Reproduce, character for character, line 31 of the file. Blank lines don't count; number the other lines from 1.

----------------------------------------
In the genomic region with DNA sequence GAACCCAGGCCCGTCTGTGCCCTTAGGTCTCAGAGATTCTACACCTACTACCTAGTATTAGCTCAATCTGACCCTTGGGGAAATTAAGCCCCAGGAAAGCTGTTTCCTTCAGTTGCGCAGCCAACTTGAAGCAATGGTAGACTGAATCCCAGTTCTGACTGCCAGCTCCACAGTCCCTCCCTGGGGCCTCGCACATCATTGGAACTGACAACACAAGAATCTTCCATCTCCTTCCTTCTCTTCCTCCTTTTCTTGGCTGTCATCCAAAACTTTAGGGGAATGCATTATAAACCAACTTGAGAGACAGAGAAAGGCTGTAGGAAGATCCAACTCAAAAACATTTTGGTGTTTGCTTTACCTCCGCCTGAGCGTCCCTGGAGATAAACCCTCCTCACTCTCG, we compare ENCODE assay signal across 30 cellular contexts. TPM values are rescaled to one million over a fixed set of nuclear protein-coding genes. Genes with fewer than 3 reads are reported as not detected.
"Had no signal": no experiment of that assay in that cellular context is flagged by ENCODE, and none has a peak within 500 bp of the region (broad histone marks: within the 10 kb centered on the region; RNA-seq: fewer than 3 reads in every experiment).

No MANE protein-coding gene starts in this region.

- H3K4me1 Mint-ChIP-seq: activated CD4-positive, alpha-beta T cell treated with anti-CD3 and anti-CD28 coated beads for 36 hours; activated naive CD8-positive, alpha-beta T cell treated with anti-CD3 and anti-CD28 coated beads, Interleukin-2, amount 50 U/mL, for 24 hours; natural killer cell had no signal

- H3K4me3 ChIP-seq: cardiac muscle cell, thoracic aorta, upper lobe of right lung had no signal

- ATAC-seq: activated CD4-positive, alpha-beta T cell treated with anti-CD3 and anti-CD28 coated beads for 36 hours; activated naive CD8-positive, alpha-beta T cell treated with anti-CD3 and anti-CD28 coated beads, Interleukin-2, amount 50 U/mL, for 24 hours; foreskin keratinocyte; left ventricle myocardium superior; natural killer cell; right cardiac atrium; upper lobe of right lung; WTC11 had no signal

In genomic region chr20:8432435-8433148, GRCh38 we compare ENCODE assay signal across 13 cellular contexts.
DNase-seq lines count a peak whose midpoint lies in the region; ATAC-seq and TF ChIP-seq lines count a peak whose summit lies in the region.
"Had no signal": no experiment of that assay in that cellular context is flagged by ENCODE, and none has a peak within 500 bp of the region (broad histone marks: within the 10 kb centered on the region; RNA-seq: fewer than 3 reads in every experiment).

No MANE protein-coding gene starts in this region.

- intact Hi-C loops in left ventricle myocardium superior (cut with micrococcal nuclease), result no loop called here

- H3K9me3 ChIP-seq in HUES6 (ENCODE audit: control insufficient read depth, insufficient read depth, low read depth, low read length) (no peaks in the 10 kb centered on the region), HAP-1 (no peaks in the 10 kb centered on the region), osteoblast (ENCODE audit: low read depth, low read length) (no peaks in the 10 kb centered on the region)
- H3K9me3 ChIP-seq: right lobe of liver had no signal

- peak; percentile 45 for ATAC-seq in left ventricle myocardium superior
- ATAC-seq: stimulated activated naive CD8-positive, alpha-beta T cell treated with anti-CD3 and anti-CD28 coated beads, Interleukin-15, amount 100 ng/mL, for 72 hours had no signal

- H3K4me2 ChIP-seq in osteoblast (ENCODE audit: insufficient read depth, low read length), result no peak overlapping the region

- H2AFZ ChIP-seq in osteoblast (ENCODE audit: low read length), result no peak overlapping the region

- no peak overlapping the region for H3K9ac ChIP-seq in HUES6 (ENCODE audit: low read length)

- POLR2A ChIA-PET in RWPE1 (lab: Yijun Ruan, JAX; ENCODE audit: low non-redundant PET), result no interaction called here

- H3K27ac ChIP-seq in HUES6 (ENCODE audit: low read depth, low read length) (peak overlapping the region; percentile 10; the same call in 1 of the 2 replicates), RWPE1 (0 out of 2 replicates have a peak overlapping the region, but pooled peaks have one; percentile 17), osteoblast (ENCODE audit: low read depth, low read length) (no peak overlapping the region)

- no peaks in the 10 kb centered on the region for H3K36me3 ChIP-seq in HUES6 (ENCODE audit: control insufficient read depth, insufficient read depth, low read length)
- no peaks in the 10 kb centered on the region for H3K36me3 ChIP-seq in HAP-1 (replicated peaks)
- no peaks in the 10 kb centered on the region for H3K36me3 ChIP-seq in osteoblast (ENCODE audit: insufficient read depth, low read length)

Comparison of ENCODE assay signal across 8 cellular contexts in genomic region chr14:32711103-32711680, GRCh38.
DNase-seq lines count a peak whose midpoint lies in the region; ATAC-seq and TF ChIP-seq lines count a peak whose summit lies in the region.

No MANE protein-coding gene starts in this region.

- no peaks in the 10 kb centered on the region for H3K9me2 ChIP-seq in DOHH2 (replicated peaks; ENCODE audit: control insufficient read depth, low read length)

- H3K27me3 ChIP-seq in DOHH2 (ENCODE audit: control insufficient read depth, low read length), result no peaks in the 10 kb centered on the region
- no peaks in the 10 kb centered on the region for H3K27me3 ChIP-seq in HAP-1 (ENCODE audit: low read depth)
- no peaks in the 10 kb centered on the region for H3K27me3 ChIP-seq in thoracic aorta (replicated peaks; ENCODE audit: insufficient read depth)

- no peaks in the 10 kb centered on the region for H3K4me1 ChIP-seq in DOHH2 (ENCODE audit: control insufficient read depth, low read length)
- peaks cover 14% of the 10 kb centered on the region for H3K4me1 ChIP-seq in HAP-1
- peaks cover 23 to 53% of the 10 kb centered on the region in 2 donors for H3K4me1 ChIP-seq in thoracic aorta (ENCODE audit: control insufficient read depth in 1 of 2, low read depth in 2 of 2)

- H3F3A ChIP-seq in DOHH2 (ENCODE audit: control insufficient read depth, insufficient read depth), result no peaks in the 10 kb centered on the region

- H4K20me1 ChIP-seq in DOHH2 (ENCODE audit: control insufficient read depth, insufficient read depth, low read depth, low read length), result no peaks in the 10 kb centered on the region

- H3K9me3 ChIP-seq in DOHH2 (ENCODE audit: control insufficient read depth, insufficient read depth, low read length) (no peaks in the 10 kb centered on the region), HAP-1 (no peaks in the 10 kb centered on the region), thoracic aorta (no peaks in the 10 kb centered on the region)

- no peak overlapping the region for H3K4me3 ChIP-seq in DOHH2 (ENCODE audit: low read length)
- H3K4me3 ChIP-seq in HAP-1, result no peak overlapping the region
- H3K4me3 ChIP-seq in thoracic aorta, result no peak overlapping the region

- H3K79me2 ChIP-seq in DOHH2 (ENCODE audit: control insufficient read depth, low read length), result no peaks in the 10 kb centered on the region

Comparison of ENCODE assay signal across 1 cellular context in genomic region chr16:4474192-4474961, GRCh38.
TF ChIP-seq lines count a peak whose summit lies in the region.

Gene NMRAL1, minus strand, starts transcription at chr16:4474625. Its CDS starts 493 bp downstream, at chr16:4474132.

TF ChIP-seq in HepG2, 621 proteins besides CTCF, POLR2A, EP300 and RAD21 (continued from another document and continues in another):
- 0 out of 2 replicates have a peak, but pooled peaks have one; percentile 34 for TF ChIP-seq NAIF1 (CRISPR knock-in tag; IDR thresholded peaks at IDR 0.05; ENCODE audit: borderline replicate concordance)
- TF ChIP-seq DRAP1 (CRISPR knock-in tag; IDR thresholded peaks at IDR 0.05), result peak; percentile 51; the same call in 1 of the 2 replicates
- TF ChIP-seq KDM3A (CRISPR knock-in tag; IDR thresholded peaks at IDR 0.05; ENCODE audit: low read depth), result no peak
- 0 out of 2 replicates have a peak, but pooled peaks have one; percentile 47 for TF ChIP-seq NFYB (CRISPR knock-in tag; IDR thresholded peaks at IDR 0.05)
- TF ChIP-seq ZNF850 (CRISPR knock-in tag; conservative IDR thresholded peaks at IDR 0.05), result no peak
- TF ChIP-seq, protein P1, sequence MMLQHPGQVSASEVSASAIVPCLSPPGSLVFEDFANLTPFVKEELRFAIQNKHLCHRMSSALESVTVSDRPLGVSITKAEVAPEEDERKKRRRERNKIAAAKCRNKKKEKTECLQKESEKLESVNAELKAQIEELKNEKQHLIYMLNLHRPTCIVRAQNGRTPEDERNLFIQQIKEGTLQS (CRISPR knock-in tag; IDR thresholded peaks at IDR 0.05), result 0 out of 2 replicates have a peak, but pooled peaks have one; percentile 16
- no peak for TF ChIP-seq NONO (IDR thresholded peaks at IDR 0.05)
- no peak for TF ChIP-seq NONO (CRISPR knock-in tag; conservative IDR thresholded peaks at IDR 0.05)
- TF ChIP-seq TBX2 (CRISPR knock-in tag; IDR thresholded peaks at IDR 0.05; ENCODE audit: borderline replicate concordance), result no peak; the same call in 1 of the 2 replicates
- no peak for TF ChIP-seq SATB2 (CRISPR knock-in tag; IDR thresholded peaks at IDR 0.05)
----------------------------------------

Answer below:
- no peaks in the 10 kb centered on the region for H3K4me1 ChIP-seq in DOHH2 (ENCODE audit: control insufficient read depth, low read length)